Velamentous cord insertion (VCI) occurs more commonly in pregnancies involving twins, and in women who are older who have undergone in vitro fertilization (IVF) and who may be associated with a higher risk for fetal growth restriction. “With VCI, there is a higher risk for a poor birth outcome, such as pre-term delivery, low birth weight, vasa previa, thrombosis, fetal hypoxia and stillbirth [or perinatal death],” explains William Curtin, M.D., Obstetrics and Gynecology. “In addition, after a vaginal delivery, placentas with VCI are more likely to be retained, requiring manual removal of the placenta or even curettage resulting in postpartum hemorrhage. It is important for the delivering physician to have this information prior to the delivery as excessive traction on the umbilical cord to deliver the placenta may result in avulsion of the cord causing retention of the placenta in the uterus.”
Early VCI detection triggers more careful prenatal fetal surveillance and may allow obstetricians to plan early delivery if needed to prevent VCI-related complications, such as fetal growth restriction or vasa previa. To determine the accuracy of ultrasound techniques to identify VCI, Dr. Curtin, along with colleagues Karmaine Millington, M.D., pediatric pathologist, and Jennifer Slough, M.D., former Penn State College of Medicine student, are conducting a retrospective analysis of anatomic ultrasounds with placental insertion site confirmed based on postpartum placental pathology. The Penn State Health Milton S. Hershey Medical Center ultrasound and pathology database is uniquely valuable based on its size and long history.
The identification of the umbilical cord insertion site into the placenta by ultrasound has always been a required element of the fetal anatomy survey at Hershey Medical Center. National guidelines on imaging the umbilical cord insertion site into the placenta, until recently, had not listed this as a required element. Hershey Medical Center thus has a unique data set that allows correlation of imaging of the umbilical cord to the actual insertion site documented on pathologic examination of the placenta.
Dr. Curtin notes, “Currently we use Doppler ultrasound, with color flow imaging. I think the cord insertion site is easier to locate with this technology, compared to traditional gray scale ultrasound.” (See Figure A) Identification of VCI depends on the techniques used, the training of the sonographer and the diligence applied in the performance of this part of the ultrasound exam. This raises the possibility that the incidence of VCI, currently at approximately 1 percent, may be grossly underestimated due to technological limitations. Moreover, not all institutions routinely perform a pathologic examination of the placenta in cases with no adverse pregnancy outcomes, and delivering clinicians may not document the placenta cord insertion site upon gross inspection of the placenta after delivery. “Thus, we currently have a gap in our knowledge of how accurate the assessment of VCI is on antenatal ultrasound,” says Dr. Curtin.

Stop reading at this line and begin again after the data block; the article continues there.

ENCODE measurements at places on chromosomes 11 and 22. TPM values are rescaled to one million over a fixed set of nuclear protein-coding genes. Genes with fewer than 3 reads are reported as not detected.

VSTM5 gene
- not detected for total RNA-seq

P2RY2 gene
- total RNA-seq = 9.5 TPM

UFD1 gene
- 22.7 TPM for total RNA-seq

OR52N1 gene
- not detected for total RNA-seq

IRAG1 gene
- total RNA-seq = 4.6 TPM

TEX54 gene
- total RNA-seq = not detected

In 2013, acknowledging the risks associated with VCI, the American Institute of Ultrasound in Medicine (AIUM) updated its guidelines to recommend documentation of the placental cord insertion site during the detailed fetal anatomic examination conducted at approximately 18 weeks gestation.² Hershey Medical Center ultrasonographers have always recorded placental cord insertion sites during fetal anatomic ultrasounds, and pathologists examine the placenta in all cases with a maternal, fetal or placental indication, placing them ahead of their peers in identifying VCI. Dr. Curtin believes that VCI may be on the rise, explaining, “As demographic shifts occur, with more women having their first child later in life and increasing use of IVF, the potential for more pregnancies involving VCI has also risen.” VCI is thought to be partially due to trophotropism. When the placenta initially implants lower in the uterus, it is necessary to grow toward more vascular areas, leading to the insertion of the cord becoming marginal or velamentous. When umbilical vessels insert onto the membranes, they have lost the protection of Wharton’s jelly, making them at-risk for injury. Risks of VCI are particularly increased among twin pregnancies involving monochorionic placentas (27.4 percent), compared to twins with dichorionic placentas (13.8 percent) or singletons (about 1 percent).1 In twin pregnancies with VCI, there are heightened risks of growth discordance and twin-twin transfusion (See Figure B).
Dr. Curtin adds, “As the AIUM recommendations become more broadly adopted and applied, we expect VCI to be more reliably recognized.” The ongoing retrospective analysis informs health care providers how accurate ultrasound is in the identification of VCI and may provide insight into what can be done to improve its detection.
William M. Curtin, M.D., FACOG
Associate Professor, Obstetrics, Gynecology and Pathology
PHONE: 717-531-8142, Option 5
FELLOWSHIP: Maternal-fetal medicine, University of Toledo College of Medicine, Toledo, Ohio
RESIDENCIES: Anatomic and clinical pathology, Penn State Health Milton S. Hershey Medical Center, Hershey, Pa.; Obstetrics and gynecology, Fitzsimons Army Medical Center, Aurora, Colo.
MEDICAL SCHOOL: University of Pittsburgh School of Medicine, Pittsburgh, Pa.
- Ebbing C, Kiserud T, Johnsen SL, Albrechtsen S, Rasmussen S. 2013. Prevalence, risk factors and outcomes of velamentous and marginal cord insertions: a population-based study of 634,741 pregnancies. PLoS One. 8(7):e70380.
- American Institute of Ultrasound in Medicine. 2013. AIUM practice guideline for the performance of obstetric ultrasound examinations. http://www.aium.org/resources/guidelines/obstetric.pdf (accessed October 30, 2015).